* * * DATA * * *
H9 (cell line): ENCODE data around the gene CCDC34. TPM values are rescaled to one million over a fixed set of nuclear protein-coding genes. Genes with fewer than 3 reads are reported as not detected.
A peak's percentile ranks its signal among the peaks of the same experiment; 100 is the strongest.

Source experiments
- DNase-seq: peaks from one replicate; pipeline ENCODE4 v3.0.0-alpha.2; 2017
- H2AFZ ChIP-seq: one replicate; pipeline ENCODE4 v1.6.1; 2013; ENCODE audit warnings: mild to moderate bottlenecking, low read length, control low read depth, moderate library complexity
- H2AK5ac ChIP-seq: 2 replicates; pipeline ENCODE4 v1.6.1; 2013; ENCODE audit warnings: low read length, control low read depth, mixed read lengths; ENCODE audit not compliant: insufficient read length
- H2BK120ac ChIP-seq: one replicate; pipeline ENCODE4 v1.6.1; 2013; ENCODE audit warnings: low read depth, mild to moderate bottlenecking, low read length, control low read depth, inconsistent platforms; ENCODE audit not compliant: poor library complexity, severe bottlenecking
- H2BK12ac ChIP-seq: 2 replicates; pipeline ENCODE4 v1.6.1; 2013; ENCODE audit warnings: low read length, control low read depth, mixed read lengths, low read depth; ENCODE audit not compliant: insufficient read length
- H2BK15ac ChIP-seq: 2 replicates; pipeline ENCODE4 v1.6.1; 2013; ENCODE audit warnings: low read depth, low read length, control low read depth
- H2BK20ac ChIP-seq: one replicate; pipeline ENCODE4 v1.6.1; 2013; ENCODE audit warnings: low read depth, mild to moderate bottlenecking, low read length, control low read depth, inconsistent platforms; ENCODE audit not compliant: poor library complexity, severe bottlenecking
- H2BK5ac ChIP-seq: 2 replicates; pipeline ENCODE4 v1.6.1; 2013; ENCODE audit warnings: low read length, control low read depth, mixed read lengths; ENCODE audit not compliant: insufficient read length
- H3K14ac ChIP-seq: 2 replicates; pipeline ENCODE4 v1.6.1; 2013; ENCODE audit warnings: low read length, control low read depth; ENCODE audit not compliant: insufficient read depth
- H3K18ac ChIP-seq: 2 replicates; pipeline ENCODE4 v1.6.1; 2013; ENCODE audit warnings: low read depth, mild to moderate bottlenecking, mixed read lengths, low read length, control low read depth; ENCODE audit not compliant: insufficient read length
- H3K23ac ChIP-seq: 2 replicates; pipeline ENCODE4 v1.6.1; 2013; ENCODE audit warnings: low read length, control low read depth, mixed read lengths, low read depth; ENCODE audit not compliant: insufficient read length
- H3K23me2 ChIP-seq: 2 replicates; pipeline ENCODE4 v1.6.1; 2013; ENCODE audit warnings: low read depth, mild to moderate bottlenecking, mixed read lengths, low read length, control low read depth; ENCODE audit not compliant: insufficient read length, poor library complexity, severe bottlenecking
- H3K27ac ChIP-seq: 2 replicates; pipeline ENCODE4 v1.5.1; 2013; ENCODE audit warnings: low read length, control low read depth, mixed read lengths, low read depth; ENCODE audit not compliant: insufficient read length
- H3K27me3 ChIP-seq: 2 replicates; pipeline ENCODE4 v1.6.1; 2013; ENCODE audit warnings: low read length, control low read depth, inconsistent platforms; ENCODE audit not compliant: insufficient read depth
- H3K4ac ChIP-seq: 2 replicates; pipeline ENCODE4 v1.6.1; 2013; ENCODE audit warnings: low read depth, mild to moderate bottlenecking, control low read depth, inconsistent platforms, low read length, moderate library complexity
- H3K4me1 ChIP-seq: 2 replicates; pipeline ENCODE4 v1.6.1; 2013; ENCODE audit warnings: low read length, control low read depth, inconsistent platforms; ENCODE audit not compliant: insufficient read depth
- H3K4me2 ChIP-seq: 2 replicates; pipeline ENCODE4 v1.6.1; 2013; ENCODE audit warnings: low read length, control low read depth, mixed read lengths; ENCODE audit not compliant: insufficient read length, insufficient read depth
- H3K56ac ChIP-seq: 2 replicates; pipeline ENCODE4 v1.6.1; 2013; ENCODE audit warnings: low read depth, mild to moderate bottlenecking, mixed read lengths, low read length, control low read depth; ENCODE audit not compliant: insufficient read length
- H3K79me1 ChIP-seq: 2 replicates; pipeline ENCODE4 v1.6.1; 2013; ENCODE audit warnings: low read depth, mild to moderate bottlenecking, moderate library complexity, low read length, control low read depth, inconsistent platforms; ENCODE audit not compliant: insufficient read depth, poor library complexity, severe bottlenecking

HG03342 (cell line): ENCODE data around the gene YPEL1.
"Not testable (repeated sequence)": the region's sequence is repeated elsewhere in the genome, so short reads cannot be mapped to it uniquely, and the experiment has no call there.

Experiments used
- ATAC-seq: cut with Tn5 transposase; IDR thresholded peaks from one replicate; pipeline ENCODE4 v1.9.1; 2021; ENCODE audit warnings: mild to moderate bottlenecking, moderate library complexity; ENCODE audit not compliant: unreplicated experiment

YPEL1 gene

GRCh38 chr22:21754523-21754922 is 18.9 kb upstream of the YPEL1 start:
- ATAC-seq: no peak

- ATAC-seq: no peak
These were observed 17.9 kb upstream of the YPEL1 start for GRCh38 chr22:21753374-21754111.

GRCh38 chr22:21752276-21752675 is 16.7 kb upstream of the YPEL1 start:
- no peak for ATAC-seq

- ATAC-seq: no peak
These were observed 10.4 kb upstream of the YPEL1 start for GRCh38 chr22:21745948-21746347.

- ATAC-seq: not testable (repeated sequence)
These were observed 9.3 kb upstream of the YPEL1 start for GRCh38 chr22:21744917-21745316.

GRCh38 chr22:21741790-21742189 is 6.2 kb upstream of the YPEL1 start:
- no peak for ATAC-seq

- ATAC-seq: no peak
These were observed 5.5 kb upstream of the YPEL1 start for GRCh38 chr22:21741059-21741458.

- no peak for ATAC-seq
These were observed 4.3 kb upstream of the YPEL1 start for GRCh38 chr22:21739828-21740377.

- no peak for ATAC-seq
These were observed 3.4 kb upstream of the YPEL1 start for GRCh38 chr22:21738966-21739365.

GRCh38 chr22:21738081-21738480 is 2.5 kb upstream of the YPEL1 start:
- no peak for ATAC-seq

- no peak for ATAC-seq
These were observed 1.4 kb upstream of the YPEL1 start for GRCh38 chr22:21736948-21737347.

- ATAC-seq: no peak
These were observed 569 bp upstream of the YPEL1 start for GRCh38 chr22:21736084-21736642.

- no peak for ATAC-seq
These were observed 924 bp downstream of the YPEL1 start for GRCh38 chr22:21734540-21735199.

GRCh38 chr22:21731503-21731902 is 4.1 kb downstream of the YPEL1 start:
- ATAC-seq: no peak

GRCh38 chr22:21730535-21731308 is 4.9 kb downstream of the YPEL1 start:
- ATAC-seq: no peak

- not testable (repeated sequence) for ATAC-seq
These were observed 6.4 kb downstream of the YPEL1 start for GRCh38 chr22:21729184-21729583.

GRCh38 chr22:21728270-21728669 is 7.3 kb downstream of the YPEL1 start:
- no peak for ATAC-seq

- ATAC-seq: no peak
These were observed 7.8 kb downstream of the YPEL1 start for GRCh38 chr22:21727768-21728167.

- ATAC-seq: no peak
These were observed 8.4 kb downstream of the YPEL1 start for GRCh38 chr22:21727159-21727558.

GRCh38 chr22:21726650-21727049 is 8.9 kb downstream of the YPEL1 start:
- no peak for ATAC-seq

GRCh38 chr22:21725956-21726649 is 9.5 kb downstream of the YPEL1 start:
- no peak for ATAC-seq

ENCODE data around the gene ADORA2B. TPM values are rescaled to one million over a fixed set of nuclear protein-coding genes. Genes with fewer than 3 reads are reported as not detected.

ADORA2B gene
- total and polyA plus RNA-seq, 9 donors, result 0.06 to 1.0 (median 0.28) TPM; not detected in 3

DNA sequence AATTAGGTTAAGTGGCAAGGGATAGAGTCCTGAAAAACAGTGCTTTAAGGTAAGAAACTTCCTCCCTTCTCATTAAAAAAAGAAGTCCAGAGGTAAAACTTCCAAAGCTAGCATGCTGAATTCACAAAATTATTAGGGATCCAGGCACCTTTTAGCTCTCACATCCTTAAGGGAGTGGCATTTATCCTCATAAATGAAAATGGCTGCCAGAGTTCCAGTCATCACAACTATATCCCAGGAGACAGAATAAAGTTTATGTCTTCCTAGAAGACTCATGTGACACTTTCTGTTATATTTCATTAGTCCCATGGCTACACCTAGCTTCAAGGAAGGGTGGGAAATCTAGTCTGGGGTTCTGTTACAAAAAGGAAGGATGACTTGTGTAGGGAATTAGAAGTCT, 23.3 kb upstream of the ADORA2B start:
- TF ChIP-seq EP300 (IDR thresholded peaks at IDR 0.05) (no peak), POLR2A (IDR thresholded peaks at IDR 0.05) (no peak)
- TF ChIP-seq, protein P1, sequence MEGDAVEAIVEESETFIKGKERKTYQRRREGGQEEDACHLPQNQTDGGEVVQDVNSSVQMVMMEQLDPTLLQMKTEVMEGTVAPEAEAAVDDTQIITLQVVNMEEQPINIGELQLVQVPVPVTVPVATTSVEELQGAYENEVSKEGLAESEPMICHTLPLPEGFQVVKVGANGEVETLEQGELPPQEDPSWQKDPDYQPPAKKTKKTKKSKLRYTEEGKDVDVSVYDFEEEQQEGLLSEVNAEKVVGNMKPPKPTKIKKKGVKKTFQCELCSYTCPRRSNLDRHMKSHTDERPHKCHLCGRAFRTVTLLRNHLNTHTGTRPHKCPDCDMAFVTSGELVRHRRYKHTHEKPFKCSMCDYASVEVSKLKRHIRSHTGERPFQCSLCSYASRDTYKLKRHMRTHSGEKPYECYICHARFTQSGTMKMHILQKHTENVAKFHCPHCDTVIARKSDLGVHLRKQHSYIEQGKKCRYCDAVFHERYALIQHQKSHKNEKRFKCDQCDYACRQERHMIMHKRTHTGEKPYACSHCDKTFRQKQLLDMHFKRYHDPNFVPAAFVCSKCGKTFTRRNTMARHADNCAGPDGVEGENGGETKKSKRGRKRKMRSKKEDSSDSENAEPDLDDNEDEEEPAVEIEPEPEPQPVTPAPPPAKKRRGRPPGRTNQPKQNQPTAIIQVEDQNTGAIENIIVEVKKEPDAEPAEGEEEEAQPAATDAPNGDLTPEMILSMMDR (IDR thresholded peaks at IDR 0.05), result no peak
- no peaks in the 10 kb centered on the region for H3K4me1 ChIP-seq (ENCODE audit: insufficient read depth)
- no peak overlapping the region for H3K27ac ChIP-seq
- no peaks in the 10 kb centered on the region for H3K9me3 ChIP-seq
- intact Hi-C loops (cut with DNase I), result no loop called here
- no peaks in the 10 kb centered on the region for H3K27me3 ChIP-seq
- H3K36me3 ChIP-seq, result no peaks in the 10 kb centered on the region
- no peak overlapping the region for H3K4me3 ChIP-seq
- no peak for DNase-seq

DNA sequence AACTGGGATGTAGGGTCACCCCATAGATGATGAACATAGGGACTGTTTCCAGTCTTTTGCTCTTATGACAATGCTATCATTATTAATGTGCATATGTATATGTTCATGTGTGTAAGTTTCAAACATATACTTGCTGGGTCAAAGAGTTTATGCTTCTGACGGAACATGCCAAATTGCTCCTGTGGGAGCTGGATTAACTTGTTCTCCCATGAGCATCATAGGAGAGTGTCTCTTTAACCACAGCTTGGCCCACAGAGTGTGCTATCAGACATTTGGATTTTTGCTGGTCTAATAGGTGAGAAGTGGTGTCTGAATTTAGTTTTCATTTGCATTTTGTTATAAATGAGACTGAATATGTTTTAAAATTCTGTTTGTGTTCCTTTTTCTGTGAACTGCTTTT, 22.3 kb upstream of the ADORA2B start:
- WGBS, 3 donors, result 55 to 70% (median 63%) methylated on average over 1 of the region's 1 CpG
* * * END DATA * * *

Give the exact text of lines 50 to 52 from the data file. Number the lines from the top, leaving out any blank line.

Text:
- ATAC-seq: no peak
These were observed 569 bp upstream of the YPEL1 start for GRCh38 chr22:21736084-21736642.

- no peak for ATAC-seq